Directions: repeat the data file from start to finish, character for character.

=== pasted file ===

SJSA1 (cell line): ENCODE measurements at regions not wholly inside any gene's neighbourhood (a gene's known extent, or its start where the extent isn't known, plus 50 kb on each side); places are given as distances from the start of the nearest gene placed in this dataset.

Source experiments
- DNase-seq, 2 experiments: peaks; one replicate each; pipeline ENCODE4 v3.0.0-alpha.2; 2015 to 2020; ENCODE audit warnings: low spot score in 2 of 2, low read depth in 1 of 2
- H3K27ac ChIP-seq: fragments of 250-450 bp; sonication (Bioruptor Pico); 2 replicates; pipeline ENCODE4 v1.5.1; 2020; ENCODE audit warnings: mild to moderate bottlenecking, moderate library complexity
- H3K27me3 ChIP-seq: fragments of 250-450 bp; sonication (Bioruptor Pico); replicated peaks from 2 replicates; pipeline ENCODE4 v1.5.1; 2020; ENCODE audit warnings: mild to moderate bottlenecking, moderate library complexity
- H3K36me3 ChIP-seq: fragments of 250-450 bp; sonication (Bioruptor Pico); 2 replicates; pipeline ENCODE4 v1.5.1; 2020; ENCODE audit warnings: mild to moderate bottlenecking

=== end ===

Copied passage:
SJSA1 (cell line): ENCODE measurements at regions not wholly inside any gene's neighbourhood (a gene's known extent, or its start where the extent isn't known, plus 50 kb on each side); places are given as distances from the start of the nearest gene placed in this dataset.

Source experiments
- DNase-seq, 2 experiments: peaks; one replicate each; pipeline ENCODE4 v3.0.0-alpha.2; 2015 to 2020; ENCODE audit warnings: low spot score in 2 of 2, low read depth in 1 of 2
- H3K27ac ChIP-seq: fragments of 250-450 bp; sonication (Bioruptor Pico); 2 replicates; pipeline ENCODE4 v1.5.1; 2020; ENCODE audit warnings: mild to moderate bottlenecking, moderate library complexity
- H3K27me3 ChIP-seq: fragments of 250-450 bp; sonication (Bioruptor Pico); replicated peaks from 2 replicates; pipeline ENCODE4 v1.5.1; 2020; ENCODE audit warnings: mild to moderate bottlenecking, moderate library complexity
- H3K36me3 ChIP-seq: fragments of 250-450 bp; sonication (Bioruptor Pico); 2 replicates; pipeline ENCODE4 v1.5.1; 2020; ENCODE audit warnings: mild to moderate bottlenecking